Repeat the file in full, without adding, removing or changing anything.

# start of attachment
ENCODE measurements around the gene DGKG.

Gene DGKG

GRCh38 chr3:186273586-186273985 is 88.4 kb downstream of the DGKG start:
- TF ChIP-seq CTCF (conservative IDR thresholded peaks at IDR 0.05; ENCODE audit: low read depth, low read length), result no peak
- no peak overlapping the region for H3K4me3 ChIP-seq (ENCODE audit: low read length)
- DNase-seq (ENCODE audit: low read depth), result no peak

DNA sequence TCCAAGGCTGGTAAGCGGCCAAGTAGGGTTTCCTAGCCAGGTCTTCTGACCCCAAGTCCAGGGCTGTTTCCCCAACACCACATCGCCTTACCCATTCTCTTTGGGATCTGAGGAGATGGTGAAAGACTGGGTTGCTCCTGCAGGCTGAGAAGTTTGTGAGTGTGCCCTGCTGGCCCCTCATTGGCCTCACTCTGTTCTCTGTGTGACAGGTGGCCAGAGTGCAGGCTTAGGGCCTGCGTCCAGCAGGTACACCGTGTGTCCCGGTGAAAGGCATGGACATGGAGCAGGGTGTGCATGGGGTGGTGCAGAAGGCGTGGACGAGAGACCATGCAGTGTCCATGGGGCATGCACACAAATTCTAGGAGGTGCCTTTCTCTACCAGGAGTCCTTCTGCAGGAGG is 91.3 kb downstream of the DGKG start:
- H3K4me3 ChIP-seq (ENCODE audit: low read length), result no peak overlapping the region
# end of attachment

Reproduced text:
ENCODE measurements around the gene DGKG.

Gene DGKG

GRCh38 chr3:186273586-186273985 is 88.4 kb downstream of the DGKG start:
- TF ChIP-seq CTCF (conservative IDR thresholded peaks at IDR 0.05; ENCODE audit: low read depth, low read length), result no peak
- no peak overlapping the region for H3K4me3 ChIP-seq (ENCODE audit: low read length)
- DNase-seq (ENCODE audit: low read depth), result no peak

DNA sequence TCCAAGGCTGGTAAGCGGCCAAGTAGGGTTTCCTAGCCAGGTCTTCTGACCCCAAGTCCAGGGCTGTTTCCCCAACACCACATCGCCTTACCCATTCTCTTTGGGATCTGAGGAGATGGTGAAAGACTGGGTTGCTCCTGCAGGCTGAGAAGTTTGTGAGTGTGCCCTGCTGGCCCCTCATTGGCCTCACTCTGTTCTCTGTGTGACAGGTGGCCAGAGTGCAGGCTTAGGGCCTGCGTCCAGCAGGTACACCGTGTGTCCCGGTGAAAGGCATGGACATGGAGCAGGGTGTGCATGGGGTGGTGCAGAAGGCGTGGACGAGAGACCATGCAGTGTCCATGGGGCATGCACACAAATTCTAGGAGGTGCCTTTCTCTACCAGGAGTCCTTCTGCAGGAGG is 91.3 kb downstream of the DGKG start:
- H3K4me3 ChIP-seq (ENCODE audit: low read length), result no peak overlapping the region